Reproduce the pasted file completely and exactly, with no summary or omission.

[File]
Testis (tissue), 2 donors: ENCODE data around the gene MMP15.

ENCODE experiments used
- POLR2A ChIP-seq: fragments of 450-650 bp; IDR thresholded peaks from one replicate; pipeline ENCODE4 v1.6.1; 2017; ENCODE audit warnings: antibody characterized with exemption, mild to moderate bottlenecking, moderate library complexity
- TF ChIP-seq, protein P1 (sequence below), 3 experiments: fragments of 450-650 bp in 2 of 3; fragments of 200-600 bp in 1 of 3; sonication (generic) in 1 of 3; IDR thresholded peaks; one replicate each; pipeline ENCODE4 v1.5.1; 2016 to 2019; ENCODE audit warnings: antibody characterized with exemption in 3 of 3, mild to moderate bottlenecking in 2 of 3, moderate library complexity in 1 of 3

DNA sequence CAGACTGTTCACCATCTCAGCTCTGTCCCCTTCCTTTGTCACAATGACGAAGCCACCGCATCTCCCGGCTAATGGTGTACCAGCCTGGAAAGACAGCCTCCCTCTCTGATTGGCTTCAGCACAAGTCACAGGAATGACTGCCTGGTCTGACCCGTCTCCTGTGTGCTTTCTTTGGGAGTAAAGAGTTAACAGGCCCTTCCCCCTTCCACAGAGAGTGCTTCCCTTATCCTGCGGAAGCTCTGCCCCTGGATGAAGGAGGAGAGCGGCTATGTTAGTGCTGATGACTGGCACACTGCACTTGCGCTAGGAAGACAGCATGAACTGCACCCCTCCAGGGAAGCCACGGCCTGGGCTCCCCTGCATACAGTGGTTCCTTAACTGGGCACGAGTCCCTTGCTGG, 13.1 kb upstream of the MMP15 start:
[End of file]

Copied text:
Testis (tissue), 2 donors: ENCODE data around the gene MMP15.

ENCODE experiments used
- POLR2A ChIP-seq: fragments of 450-650 bp; IDR thresholded peaks from one replicate; pipeline ENCODE4 v1.6.1; 2017; ENCODE audit warnings: antibody characterized with exemption, mild to moderate bottlenecking, moderate library complexity
- TF ChIP-seq, protein P1 (sequence below), 3 experiments: fragments of 450-650 bp in 2 of 3; fragments of 200-600 bp in 1 of 3; sonication (generic) in 1 of 3; IDR thresholded peaks; one replicate each; pipeline ENCODE4 v1.5.1; 2016 to 2019; ENCODE audit warnings: antibody characterized with exemption in 3 of 3, mild to moderate bottlenecking in 2 of 3, moderate library complexity in 1 of 3

DNA sequence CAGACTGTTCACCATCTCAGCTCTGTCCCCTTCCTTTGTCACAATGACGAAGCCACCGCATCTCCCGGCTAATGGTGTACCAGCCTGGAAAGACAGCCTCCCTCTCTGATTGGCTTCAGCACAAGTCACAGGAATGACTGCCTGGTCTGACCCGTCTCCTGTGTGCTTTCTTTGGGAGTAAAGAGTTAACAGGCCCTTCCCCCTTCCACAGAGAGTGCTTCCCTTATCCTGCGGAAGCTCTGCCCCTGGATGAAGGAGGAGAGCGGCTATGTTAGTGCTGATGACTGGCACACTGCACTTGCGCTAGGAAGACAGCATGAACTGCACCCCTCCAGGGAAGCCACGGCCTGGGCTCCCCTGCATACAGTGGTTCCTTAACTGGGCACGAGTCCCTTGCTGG, 13.1 kb upstream of the MMP15 start: